How Relevant Are the Ten Commandments to Me?

A Muslim reflects on the old laws


Growing up as the token Muslim in my small Florida town, I was often the go-to person for all things related to Islam. Talk about pressure. Before 9/11 no one really bothered or had any reason to ask me questions, but after that day, curiosity piqued and I did my best to answer the questions of my peers. Most wanted to know if I believed in God, Jesus, Moses and the Bible, while others simply wanted to know why Muslims hated people in the West.

I’m no religious scholar by any means, but once I started explaining the basics of Islam to my peers, they shrugged and said, “Oh — I guess we’re more alike than we think.”

Ten years later, I still find that to be true.

Islam builds upon the foundations laid by the Torah and Bible — which means Muslims believe in the Ten Commandments as well. The magazine Moment recently published an article entitled “The 10 Commandments 2.0,” where a dozen scholars sounded off on the relevance of the Ten Commandments today. After reading the views of scholars whose views ranged from thinking the commandments needed a major overhaul to another who believed they were deeply inscribed in Islam, I began to wonder: it’s 2011 — do the commandments even resonate with my generation, and even more so in my religion?

Ambassador Akbar Ahmed, the Ibn Khaldun Chair of Islamic Studies at American University in Washington, D.C., called the Ten Commandments “a Judeo-Christian-Islamic tradition.” He is quoted in Moment as saying, “I cannot be a good Muslim without being conscious of my Jewish and Christian heritage. The Ten Commandments are universal. Muslims, however, are aggressively faithful to them because they still live in traditional societies and tend to be very religious.”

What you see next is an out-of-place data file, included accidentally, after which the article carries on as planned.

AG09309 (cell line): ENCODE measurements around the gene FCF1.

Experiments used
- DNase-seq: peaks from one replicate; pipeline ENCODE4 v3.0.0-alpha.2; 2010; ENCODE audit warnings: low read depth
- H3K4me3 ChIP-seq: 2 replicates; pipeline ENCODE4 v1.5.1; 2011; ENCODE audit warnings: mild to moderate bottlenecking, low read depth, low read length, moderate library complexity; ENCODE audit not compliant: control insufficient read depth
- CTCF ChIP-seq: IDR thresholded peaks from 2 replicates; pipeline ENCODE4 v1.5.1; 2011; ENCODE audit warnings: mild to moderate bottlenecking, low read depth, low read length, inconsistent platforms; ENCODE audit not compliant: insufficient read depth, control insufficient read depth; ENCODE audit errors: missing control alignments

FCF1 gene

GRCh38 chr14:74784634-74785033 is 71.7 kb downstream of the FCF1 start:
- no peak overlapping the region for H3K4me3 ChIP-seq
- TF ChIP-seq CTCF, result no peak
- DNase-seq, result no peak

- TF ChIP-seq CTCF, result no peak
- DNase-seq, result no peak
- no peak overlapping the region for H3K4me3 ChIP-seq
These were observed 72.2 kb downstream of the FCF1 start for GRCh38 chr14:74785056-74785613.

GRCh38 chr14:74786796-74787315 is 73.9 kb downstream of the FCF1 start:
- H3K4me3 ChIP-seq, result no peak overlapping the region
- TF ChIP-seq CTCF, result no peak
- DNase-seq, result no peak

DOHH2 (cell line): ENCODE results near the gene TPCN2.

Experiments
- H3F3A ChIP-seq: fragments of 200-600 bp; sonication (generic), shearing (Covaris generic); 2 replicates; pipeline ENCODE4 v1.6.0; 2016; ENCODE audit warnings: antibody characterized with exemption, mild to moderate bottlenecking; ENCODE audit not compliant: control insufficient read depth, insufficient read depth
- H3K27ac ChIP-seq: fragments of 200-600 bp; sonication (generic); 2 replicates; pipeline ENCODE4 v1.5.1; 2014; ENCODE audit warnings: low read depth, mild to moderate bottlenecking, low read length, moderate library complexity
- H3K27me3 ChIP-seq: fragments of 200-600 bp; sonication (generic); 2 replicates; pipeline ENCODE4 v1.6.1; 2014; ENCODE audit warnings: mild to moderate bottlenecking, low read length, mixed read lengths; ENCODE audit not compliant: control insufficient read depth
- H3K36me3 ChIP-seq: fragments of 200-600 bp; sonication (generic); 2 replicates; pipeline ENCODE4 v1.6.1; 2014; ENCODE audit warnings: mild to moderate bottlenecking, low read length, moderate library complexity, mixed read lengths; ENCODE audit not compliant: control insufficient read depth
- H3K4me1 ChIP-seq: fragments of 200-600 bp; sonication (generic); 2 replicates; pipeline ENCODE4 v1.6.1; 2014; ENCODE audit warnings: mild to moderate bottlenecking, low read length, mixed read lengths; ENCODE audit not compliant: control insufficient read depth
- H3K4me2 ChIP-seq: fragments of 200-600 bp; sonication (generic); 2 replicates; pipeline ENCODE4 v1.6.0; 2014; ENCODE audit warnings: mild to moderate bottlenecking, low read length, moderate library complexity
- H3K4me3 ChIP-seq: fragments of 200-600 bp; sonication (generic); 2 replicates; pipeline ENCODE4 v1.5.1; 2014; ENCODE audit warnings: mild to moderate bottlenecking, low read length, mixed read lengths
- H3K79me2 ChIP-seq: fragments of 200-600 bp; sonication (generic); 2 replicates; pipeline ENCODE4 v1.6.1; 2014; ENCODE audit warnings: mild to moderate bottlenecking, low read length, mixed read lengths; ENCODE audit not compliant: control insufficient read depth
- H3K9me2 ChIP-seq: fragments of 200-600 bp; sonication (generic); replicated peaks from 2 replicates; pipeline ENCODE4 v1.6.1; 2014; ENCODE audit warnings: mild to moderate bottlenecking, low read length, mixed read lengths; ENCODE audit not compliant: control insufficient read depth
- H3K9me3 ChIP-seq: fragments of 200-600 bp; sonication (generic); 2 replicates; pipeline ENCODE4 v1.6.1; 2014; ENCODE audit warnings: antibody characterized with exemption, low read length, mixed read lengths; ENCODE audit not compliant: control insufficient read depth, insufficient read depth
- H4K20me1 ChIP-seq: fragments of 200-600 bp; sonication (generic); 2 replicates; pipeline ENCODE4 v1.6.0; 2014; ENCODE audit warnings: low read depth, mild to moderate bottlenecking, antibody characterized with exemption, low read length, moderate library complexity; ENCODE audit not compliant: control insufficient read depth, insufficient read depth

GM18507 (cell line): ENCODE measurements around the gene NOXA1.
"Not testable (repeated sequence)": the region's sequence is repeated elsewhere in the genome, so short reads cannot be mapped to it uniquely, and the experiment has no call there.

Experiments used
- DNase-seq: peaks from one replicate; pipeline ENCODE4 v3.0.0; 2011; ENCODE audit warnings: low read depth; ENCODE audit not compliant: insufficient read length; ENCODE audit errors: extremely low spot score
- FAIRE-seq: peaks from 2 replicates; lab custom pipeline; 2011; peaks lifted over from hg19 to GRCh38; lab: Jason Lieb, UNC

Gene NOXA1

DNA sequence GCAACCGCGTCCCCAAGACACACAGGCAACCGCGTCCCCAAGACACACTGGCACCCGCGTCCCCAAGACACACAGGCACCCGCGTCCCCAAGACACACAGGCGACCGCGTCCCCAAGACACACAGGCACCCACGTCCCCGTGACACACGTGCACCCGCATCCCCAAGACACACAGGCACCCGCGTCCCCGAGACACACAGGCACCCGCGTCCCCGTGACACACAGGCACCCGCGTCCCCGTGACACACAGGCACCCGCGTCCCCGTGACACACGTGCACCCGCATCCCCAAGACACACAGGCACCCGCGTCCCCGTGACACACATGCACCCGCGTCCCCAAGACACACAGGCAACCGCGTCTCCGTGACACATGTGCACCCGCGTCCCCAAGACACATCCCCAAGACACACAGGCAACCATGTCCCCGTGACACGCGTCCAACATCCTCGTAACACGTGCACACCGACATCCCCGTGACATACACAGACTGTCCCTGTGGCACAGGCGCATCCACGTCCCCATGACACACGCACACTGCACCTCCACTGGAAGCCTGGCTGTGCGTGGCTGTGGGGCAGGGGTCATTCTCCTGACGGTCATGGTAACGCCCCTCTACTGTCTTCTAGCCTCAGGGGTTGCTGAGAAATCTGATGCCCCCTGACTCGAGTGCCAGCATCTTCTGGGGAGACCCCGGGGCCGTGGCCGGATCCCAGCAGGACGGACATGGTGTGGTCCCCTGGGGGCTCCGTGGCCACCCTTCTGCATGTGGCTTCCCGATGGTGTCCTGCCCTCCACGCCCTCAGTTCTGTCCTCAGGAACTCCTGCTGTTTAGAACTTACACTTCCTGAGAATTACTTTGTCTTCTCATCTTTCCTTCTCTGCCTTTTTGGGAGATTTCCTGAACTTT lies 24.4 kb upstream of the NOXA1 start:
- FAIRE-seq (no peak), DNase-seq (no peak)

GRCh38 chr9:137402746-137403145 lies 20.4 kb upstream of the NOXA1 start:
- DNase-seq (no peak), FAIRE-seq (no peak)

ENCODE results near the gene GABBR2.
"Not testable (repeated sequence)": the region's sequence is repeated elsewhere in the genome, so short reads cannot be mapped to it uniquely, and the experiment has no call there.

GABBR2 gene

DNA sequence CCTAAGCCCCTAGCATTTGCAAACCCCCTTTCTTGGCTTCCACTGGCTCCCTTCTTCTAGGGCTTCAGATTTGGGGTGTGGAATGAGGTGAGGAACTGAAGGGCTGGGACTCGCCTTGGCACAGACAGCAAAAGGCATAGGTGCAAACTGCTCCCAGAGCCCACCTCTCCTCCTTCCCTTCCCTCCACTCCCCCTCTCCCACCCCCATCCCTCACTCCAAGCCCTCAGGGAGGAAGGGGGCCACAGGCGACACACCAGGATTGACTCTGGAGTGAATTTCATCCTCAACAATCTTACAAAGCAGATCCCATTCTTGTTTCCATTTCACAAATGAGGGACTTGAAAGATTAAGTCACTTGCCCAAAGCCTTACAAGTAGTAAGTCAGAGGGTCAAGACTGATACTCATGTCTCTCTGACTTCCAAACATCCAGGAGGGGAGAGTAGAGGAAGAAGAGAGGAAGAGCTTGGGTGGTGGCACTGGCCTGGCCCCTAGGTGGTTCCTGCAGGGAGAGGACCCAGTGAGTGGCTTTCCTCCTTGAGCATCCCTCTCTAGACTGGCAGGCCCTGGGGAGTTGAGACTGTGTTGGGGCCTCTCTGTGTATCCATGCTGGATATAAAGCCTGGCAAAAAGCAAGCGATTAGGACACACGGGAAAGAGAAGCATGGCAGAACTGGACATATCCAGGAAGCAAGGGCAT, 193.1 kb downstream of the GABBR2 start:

What’s known as the Ten Commandments in other faiths don’t really have a name in our faith, but we believe in them nonetheless. It’s hard to pinpoint them in the Qur’an because these ten ideals are interspersed within the entire Muslim holy book. There are direct similarities to the commandments, known in Judaism as the Ten Principles, as they are written in Exodus 20: 1-17 and Deuteronomy 5: 6-21.

For example:

You shall not have other gods besides me. (Exodus 20:3)

There is no god but God. (Surat Muhammad, Verse 19 (47:19))


Honor your father and your mother, that you may have a long life in the land which the LORD, your God, is giving you. (Exodus 20:12)

And your parents shall be honored. As long as one or both of them live, you shall never say to them, “Uff” (the slightest gesture of annoyance), nor shall you shout at them; you shall treat them amicably. (17:23)


You shall not kill. (Exodus 20:13)

Anyone who murders any person who had not committed murder or horrendous crimes, it shall be as if he murdered all the people. (5:32) has a useful list of the Ten Commandments in the Qur’an, often with numerous examples of Qur’anic verses, or ayahs, for each commandment. How do these guidelines, which some scholars in the article believe are archaic, translate to a Muslim (or Christian or Jew) living in the 21st century? Furthermore, in this digital age, are the Ten Commandments even relevant?